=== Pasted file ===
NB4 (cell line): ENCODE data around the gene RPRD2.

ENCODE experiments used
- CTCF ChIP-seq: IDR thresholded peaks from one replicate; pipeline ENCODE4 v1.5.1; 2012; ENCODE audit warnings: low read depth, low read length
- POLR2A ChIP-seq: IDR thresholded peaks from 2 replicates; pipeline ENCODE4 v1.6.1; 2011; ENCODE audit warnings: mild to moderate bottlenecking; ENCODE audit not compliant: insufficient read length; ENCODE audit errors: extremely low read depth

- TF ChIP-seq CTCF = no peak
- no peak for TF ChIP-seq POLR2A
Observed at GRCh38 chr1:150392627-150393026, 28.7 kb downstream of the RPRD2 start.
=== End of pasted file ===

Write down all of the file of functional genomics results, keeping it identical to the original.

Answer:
NB4 (cell line): ENCODE data around the gene RPRD2.

ENCODE experiments used
- CTCF ChIP-seq: IDR thresholded peaks from one replicate; pipeline ENCODE4 v1.5.1; 2012; ENCODE audit warnings: low read depth, low read length
- POLR2A ChIP-seq: IDR thresholded peaks from 2 replicates; pipeline ENCODE4 v1.6.1; 2011; ENCODE audit warnings: mild to moderate bottlenecking; ENCODE audit not compliant: insufficient read length; ENCODE audit errors: extremely low read depth

- TF ChIP-seq CTCF = no peak
- no peak for TF ChIP-seq POLR2A
Observed at GRCh38 chr1:150392627-150393026, 28.7 kb downstream of the RPRD2 start.